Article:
When I was a girl, and Sex and the City was all I had for an NYC cultural compass, I dreamed of living in a Carrie Bradshaw-esque apartment in the West Village (even though she was supposed to be in the Upper East Side…at least I knew where those brownstones really were).
A decade later and a decade wiser, I decided that I had the rest of my life to live in the West Village (as well as, regrettably, a bunch of money to make before I could afford the whole brownstone). I had just returned from living in Paris (#leftbankbitty!) in the heart of Saint-Germain-des-Prés. Thus, it made sense that I set my sights on SoHo.
I trudged all around town with my realtor. It was the winter and I was crestfallen at a) the prices, b) the prices, c) the space (or lack thereof), and d) the fact that nothing came with a terrace. I was just about to give up when I found a miracle: a penthouse (avec une terrasse!) on Elizabeth Street and East Houston. Not quite SoHo, but close enough. The catch: I didn’t have a job. Another catch: it was with a stranger. She turned out to be lovely, and in retrospect she got the short end of the stick getting matched with me, but I had arrived in Nolita.
Another catch was that it was a short term rental, and it was priced affordably because, since it was winter, the outside space was deemed “useless.” Fortunately for me, it was a very mild winter, and I was sunbathing by the turn of spring. My heart was broken when they presented me with the summer prices.
I bid that apartment a sweet goodbye. I wasn’t used to that. I realize now, two years later, that it is very common to live a quasi-nomadic life in NYC. Most people I know move every year, and some even more. However, I was hooked. I was bound and determined to stay in Nolita. And here I stayed.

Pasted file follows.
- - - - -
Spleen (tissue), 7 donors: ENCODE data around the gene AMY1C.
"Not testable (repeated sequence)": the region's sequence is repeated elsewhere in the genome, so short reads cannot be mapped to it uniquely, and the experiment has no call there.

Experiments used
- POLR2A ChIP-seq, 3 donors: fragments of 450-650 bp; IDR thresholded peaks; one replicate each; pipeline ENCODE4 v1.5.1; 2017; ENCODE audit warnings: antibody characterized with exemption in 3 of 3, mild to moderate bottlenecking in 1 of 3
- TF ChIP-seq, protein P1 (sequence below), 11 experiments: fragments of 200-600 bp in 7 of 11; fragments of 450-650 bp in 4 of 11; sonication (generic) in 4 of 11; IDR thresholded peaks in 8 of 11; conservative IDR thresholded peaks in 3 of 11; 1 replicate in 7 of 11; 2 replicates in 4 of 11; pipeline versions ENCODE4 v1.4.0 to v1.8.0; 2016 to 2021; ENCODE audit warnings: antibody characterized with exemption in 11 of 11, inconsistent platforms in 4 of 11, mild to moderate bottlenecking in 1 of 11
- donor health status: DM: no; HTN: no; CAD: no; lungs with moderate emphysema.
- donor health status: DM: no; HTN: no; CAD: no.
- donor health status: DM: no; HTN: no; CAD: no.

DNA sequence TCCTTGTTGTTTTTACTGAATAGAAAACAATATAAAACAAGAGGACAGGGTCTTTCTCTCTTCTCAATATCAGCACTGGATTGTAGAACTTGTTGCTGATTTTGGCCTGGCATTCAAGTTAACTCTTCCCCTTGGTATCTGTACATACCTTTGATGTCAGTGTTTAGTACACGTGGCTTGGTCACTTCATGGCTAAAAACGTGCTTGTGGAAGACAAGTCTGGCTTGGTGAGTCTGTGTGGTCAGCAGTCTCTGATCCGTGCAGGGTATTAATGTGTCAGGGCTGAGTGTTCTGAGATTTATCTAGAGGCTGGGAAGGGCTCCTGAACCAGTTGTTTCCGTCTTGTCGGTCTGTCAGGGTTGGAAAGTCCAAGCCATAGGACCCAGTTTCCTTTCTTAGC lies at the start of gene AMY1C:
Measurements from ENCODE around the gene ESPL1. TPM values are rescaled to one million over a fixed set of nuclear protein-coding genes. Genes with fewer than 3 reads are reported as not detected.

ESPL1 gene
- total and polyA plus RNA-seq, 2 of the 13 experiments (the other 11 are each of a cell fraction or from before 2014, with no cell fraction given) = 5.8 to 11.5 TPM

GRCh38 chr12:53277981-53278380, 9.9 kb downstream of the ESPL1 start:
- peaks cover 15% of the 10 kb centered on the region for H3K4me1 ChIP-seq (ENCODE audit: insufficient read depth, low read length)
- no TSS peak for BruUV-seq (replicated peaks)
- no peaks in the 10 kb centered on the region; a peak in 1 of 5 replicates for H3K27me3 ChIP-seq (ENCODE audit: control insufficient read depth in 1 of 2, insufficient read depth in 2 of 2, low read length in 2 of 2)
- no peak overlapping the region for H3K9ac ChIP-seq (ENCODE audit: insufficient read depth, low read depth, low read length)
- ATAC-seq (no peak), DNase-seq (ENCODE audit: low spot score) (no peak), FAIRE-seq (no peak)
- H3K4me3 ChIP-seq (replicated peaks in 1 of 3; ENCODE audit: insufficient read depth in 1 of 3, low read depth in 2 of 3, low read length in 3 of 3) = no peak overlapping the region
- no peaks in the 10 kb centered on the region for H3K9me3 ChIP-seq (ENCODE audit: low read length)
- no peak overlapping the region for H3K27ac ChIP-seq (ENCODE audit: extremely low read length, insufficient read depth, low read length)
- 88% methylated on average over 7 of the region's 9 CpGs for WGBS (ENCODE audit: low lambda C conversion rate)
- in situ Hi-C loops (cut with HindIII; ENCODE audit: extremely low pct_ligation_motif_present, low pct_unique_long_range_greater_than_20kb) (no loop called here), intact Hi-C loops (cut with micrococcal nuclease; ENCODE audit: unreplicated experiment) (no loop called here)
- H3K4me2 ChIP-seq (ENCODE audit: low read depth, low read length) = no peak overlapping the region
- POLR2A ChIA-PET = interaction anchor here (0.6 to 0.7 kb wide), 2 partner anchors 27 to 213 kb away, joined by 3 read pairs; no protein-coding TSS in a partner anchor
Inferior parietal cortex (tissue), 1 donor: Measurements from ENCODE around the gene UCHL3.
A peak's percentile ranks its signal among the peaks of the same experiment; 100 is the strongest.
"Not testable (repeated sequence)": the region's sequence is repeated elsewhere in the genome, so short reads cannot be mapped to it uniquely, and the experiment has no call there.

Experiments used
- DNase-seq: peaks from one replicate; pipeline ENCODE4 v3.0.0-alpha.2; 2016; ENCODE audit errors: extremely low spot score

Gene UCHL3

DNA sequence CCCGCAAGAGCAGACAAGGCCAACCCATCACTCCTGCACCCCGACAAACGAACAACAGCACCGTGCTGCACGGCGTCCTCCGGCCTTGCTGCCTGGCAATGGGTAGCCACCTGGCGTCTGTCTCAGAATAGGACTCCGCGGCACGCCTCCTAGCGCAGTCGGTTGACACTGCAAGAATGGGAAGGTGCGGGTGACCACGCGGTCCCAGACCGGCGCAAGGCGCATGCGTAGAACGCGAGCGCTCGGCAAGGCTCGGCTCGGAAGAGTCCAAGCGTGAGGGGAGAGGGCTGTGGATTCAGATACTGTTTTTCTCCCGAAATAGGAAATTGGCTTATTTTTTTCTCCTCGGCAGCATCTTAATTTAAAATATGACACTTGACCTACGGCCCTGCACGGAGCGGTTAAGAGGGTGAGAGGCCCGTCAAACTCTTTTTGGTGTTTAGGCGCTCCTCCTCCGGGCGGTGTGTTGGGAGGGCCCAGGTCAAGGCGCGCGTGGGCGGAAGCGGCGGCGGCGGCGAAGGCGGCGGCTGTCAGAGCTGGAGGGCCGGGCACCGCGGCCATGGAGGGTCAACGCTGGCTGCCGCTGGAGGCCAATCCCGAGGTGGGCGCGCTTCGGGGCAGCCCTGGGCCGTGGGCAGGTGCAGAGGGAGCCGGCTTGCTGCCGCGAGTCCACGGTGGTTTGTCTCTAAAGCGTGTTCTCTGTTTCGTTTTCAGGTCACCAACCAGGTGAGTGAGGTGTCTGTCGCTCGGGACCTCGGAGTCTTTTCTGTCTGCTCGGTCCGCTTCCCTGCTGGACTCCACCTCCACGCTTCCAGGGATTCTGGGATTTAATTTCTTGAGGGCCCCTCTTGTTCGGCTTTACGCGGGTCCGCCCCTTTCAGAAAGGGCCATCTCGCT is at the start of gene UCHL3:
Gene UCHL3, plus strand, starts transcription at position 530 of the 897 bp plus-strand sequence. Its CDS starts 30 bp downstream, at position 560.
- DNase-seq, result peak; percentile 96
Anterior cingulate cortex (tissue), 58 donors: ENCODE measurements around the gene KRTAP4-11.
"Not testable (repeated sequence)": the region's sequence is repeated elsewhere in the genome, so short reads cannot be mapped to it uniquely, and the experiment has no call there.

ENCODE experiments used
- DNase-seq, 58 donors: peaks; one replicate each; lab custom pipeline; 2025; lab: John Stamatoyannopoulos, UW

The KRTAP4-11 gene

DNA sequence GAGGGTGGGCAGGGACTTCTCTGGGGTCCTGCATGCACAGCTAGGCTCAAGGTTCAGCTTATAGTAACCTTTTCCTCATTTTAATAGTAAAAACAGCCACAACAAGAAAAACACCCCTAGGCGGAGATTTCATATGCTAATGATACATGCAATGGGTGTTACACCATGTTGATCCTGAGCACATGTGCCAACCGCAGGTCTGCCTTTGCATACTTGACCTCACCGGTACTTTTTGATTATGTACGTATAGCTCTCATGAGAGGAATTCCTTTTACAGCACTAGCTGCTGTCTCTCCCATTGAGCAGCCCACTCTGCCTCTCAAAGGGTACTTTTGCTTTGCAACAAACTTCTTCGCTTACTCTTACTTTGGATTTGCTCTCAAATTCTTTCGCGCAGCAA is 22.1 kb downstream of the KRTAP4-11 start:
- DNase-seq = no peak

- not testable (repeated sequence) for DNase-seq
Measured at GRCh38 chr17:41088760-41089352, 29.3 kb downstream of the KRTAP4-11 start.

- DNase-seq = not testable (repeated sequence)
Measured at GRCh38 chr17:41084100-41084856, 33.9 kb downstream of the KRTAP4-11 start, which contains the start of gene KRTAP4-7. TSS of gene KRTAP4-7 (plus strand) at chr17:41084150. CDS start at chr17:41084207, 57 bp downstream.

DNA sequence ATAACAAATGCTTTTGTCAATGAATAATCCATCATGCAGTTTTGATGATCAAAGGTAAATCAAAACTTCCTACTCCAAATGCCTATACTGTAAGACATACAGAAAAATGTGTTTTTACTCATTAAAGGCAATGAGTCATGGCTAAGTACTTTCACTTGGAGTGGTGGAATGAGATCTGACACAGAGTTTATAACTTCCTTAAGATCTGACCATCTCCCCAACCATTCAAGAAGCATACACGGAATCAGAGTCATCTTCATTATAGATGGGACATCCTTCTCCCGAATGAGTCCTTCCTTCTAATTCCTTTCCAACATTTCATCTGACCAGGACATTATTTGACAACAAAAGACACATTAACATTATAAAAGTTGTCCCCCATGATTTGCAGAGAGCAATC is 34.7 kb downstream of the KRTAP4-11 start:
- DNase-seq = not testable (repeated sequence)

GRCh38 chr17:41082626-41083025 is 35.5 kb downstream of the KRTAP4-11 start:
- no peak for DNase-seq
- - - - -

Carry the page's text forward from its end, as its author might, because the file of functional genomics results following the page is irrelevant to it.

There are numerous reasons why I love being a Nolita Queen. Here’s why (and here is where it becomes abundantly clear that I don’t do much besides eat):
1) Ceci-Cela. Two words: coffee and croissants. I owe a lot to this place and the wonderful people who make sure I am caffeinated and fed, each morning. The coffee is the best in the city and the croissants are the closest to the authentic, Parisian thing. I am going to stand atop hyperbole hill and venture to say that I couldn’t live without this place.
2) Cafe Gitane. Say what you want, NYMag, I am a sucker for avocado toast. Hey, if Olivia Wilde is doing it, it can’t be bad. I can sit here all alone and feel absolutely comfortable. This place has become like my living room (especially since my actual living room is minuscule, as to be expected). I’ll bring a book, sip on some mint tea, and sit and snarkily Tweet silly things I overhear across the small tables.
3) Tacombi. #TacoThursays! I am unhealthily obsessed with this place. I gather that it might even range on annoying how enthusiastic I am about this place. I will not relent. Barbacoa, bitches. But, I’m not alone in this love affair. Corn esquites with a side of corn esquites, please! Oh, and don’t forget to chase some tequila down with the very best verde juice.
4) La Esquina. Skip the food, go downstairs to drink. Take a left at the kitchen and boom. Often playing random ’90s music (I shine here, because I have somehow retained every lyric to these songs), I actually really enjoy their Moscow Mule. However, as a wise friend once said, “Nobody regrets a pitcher of margaritas.”
Honorable mentions: Balaboosta, Ruby’s, Rubirosa.
My only real qualm with my neighborhood is: the San Gennaro Festival. It’s been going on for nearly 90 years and I really wish it would stop there. Leaving the house during this week is futile. Taking a shower is, too, because the minute you leave the house your hair instantly smells of street meat (très sexy). But you know what? I can tolerate it for the ten days.